The History of Julio

Someone returned into my life last week and he brought along with him a wealth of memories.

Like so many great singers, he doesn’t have a last name.  Back in his hey day, he was known simply as, “Julio–the World’s Biggest Seahawks fan.”

THE MYTH

Julio was a lounge singer who performed at the White Shutters Inn in Renton and boy, did he love his Seattle Seahawks.  So much, that every Friday morning before a Seahawks game, he would drop off a cassette at the KLSY building that contained a customized Seahawks song which he had recorded and which we would feature on the Murdock, Hunter & Alice Morning Show. The basic formula for each song was to have a few lines commenting about the last game, toss in something about the upcoming game, work in a clever play on words involving the next opponent and then wrap up with several, “How ’bout dem Hawks!”  As time went on, he dragged in celebrities to help him say, “How ’bout dem Hawks” including Elvira–Mistress of the Dark, Tiny Tim, Aaron Brown, Stan Boreson, Scotty from ‘Star Trek’ and many others. Here’s one of several wrap-ups Stan Boreson did for Julio.

THE REALITY

I went through three different program directors at KLSY from the inception of Julio to his last song on the station.

Again, we’re talking 30 years ago so I’m going completely on what details I remember. My first KLSY program director, Chris Mays, turned me on to the song by Matt Bianco song, “Yeh, Yeh” and I couldn’t help but notice how much instrumental there was in that tune. So, I took out those pieces and created a music bed, searching for something I could do with it.

Even though KLSY was marketed as “Classy” and offered up Soft Rock songs to a mostly female audience, we still did sports things. For a while, we had a Don James show in the afternoon. Seriously. And eventually, Seahawks quarterback Dave Krieg became a regular guest on the morning show. We got to know him so well, his wife Sue would do fill-in administrative work every now and then. Great people.

So, we had a Seahawks connection and it just seemed logical for me to create a rah-rah song supporting the team. The next thing you know, I did a couple of these “How ‘Bout Dem Hawks” songs and a character was born.

Back in my college years, I spent a couple of lost summers working at the United Airlines flight kitchen down in Los Angeles. That definitely needs to be the topic of a future blog. We’re talking scraping dishes and putting them into a conveyer belt where they would receive a high-temp wash and then be organized on the other side. I was either loading or unloading, 8 hours a day.

One of our supervisors was a guy named Julius. My guess would be that he was somewhere in his 50s, had a big round belly, receding hair and was always wearing one of those paper hats made popular in the food services industry. Picture him, walking around, making sure everything was moving along and then, when the time came, yelling out, “OK everybody, break time!” It’s that voice I have in my head when I sang as Julio.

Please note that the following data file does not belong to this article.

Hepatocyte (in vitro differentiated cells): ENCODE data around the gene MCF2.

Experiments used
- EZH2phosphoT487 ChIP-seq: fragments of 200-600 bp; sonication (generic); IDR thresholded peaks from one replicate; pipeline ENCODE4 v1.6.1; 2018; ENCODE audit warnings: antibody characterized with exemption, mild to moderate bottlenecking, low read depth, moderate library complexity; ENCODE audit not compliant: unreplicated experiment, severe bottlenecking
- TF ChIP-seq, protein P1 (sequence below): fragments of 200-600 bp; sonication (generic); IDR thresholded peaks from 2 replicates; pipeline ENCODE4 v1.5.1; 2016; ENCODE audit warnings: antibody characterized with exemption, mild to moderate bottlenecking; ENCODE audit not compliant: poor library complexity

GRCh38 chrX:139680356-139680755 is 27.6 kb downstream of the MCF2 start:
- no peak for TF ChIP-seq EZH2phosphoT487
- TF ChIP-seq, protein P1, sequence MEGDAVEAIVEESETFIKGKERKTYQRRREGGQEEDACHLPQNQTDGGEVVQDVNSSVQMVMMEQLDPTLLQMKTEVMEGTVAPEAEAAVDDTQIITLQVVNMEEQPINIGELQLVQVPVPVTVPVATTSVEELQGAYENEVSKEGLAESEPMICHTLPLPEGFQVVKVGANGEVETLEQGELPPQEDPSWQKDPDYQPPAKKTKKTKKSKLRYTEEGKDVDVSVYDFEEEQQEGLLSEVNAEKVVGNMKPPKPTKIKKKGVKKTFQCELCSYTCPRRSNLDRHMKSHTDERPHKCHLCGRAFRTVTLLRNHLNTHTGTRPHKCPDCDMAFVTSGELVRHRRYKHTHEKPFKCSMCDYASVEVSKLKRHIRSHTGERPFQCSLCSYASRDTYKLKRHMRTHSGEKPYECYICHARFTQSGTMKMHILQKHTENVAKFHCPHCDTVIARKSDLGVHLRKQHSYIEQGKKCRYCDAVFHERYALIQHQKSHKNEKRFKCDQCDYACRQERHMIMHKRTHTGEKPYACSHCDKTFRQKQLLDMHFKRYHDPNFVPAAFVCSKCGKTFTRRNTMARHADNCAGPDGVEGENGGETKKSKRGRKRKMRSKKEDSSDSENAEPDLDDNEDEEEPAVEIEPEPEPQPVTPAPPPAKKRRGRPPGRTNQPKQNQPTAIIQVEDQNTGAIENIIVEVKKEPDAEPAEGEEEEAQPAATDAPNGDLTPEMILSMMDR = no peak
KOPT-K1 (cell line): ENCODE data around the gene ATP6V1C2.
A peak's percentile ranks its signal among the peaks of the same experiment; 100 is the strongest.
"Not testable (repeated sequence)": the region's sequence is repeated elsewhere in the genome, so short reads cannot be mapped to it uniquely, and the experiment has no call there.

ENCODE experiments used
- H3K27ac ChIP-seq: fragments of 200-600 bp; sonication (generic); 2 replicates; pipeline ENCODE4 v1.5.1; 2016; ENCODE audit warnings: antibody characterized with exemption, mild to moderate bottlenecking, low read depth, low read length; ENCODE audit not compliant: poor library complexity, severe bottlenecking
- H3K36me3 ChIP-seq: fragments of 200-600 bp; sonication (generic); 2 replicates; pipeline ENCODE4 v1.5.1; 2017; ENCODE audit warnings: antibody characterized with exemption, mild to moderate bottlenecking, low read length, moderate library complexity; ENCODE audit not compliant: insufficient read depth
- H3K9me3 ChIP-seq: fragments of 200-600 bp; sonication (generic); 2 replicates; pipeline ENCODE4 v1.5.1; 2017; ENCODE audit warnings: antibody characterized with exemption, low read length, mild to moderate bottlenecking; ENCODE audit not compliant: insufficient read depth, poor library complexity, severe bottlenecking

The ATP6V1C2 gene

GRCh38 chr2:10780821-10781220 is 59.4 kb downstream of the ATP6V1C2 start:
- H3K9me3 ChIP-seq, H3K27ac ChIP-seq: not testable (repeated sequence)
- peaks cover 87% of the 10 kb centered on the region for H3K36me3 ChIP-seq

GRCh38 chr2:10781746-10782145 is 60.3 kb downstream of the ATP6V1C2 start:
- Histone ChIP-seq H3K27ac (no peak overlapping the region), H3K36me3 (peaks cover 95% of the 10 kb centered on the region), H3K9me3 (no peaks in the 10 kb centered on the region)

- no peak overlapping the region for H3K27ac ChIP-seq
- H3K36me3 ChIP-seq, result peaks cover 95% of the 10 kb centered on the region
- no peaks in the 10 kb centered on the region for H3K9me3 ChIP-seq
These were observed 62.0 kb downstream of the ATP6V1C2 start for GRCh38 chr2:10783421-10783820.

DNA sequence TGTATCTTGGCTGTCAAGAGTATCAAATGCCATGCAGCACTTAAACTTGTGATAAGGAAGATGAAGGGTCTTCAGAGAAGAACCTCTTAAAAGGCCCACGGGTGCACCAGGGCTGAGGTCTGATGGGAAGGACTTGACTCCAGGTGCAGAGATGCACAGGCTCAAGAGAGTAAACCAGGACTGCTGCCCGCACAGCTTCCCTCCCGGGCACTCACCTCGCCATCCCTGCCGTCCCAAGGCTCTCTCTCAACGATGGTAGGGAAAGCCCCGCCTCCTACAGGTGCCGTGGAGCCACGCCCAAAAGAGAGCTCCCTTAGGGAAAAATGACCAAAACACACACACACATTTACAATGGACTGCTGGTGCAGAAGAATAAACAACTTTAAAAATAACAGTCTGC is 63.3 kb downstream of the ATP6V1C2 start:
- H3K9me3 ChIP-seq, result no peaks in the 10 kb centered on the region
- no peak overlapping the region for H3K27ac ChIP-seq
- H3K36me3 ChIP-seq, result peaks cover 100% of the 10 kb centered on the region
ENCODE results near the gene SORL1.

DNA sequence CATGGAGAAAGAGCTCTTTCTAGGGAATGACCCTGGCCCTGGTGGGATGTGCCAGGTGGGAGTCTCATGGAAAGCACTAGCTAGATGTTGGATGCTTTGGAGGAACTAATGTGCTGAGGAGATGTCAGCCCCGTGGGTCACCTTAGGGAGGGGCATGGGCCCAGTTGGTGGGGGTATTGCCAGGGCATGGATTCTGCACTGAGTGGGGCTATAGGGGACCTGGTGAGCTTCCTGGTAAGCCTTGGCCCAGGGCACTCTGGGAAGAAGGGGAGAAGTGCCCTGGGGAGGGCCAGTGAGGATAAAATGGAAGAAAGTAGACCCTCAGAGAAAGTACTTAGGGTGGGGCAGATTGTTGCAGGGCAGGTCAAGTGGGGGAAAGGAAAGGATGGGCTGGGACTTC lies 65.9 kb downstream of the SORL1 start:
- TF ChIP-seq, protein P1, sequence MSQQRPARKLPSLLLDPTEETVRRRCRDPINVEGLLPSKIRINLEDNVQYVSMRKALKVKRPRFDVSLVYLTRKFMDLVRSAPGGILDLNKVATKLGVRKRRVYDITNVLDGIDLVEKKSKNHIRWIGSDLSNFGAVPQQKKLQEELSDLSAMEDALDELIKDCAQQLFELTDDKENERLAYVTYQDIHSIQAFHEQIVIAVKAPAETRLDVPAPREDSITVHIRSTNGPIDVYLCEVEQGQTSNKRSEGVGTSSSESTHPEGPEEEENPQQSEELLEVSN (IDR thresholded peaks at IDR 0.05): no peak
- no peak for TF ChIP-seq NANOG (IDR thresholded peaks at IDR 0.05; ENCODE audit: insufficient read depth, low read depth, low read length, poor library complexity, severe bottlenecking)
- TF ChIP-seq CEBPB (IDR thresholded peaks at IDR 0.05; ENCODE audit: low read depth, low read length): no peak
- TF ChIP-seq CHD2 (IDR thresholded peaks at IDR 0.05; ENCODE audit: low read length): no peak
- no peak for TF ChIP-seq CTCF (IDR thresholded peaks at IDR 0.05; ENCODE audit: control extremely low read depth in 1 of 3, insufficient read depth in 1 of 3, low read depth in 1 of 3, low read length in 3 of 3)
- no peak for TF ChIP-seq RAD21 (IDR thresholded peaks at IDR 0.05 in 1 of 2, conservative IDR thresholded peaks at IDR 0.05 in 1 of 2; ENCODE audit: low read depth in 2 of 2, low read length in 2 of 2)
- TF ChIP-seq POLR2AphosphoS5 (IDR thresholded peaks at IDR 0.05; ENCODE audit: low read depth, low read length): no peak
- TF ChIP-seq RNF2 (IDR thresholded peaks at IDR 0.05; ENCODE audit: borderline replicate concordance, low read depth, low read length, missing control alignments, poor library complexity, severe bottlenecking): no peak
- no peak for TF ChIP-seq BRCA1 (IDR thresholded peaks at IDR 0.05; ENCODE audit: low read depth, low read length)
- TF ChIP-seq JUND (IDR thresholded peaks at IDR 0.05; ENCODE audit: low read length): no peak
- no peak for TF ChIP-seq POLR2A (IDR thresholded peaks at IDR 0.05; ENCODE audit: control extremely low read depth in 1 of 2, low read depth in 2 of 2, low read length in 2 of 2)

Being a Latin music bed, it seemed only right to take that voice and modify the name Julius to Julio.

Eventually, we switched program directors and Bobby Irwin arrived on the scene. He was big on backstories. It was Bobby who found a picture of a mom with two kids, one around 5, the other in a stroller and taped it up in the control room so that every personality would remember that we were talking to “Darlene.” We should always say things that mattered to her, never saying anything that would embarrass her in front of her kids–THAT was our listener. He also recommended we humanize Julio and give him a backstory. Bobby gets full credit of coming up with the fact he was a lounge singer that performed at the White Shutters Inn in Renton. However, no matter how real we made him on the air, he would be Santa-esque–he would come and leave something, but no one ever saw him drop off that cassette in the early hours of a Friday morning.

Geeze, I think about those days and remember having to explain the concept to celebrities after an interview with them.  I hoped each would play along and say “How ’bout dem Hawks” for use in a future song. Elvira was all about it and ad-libbed her way through a couple of great lines.

There was also the time we did a week of shows in Japan and I even pulled off doing a Julio overseas by singing along in the stairs of our hotel in order to get the reverb. It wasn’t the greatest, but it kept the streak alive.

Then, after 7 years or so of doing Julio, it just felt like it was time for him to fade away and so he did. The Hawks were giving us very little to “How ’bout” about and so, he became a part of KLSY history. At least he survived until the Barry McKay (program director #3) era, which meant his tenure covered three PD’s!  It wasn’t long until, as staff changed over, there were KLSY employees when asked about Julio who would respond with, “Who?” and I’d say, “No, it’s who–LEE-o!”

During his run on KLSY, I easily recorded over 100 “How ’bout dem Hawks” songs that still exist, although on tape and that is fading fast. I’m trying to digitize them as quickly as possible along with the hundreds of other tapes I have under the house. It’s a “spare time” thing, which means it’s almost impossible.